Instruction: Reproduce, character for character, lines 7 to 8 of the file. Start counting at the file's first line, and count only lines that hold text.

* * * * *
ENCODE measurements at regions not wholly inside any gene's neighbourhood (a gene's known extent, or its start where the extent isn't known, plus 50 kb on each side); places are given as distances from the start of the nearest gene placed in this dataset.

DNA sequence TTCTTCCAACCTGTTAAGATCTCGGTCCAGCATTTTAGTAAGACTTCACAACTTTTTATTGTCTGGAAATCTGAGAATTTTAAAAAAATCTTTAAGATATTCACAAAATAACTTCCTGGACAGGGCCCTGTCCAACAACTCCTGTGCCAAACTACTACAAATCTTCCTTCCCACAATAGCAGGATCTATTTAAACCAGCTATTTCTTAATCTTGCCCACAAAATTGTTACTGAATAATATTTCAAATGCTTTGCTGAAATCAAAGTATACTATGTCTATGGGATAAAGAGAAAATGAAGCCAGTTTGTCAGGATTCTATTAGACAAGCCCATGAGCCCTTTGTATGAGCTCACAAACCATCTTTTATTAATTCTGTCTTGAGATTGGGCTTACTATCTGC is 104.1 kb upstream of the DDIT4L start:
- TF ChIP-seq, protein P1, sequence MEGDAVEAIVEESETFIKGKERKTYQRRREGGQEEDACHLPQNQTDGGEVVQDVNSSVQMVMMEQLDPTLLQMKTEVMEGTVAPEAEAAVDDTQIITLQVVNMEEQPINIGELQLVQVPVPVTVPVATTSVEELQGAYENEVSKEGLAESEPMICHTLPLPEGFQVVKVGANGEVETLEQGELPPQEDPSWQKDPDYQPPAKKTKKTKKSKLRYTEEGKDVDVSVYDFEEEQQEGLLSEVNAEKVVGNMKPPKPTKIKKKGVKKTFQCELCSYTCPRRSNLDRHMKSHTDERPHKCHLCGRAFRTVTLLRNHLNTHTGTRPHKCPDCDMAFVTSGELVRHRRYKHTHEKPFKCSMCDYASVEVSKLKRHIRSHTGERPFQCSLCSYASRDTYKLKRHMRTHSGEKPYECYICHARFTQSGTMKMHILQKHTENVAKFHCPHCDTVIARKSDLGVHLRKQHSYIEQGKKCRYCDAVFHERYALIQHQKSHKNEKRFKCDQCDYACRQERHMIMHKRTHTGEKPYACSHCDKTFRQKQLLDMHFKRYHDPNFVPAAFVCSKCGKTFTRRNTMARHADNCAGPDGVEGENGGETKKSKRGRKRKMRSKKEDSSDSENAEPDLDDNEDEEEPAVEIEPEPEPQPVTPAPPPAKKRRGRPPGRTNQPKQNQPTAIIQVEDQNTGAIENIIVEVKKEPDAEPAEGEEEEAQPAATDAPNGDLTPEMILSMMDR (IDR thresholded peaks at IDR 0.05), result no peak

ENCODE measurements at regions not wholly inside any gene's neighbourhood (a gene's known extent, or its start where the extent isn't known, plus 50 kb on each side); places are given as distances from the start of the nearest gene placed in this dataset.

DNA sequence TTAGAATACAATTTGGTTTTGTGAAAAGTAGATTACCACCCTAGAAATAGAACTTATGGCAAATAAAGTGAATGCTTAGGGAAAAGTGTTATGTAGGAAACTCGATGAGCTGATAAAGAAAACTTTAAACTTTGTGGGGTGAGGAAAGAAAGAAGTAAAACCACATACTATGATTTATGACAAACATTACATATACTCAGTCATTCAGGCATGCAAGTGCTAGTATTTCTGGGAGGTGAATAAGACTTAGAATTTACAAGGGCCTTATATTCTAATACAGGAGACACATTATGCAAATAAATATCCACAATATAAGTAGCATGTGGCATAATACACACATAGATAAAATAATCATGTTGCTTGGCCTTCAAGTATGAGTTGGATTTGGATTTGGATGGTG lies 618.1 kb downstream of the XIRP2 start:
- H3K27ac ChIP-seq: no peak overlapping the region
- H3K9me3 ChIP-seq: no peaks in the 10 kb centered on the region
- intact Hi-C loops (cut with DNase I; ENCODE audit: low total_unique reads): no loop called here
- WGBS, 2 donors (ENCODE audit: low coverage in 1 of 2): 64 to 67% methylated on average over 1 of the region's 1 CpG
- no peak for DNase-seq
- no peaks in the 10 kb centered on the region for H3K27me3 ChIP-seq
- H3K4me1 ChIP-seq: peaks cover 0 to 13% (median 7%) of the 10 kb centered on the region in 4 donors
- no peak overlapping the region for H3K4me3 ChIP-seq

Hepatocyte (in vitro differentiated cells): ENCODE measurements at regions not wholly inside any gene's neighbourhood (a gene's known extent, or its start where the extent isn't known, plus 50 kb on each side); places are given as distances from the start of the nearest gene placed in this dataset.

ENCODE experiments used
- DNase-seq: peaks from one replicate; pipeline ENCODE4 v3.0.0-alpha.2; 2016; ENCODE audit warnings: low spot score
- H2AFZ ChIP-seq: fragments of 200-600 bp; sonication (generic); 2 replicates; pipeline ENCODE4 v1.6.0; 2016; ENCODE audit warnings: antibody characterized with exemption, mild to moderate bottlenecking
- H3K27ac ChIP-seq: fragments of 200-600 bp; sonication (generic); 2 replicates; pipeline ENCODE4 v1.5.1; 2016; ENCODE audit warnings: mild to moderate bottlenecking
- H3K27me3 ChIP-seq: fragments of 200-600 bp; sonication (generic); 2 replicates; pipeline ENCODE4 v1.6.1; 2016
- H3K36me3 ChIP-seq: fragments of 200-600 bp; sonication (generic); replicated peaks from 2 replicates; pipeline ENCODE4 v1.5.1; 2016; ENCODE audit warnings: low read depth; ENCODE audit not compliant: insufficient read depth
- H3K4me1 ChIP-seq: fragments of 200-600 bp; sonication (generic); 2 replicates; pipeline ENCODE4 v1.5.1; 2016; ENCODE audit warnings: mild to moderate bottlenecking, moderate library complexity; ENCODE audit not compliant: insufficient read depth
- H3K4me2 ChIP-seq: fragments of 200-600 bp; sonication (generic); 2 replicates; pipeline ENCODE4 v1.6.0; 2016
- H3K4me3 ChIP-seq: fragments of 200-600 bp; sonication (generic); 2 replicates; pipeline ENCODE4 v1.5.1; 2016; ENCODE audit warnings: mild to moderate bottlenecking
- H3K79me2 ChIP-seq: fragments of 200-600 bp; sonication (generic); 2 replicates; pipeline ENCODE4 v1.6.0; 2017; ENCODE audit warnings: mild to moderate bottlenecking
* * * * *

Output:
- H3K9me3 ChIP-seq: no peaks in the 10 kb centered on the region
- intact Hi-C loops (cut with DNase I; ENCODE audit: low total_unique reads): no loop called here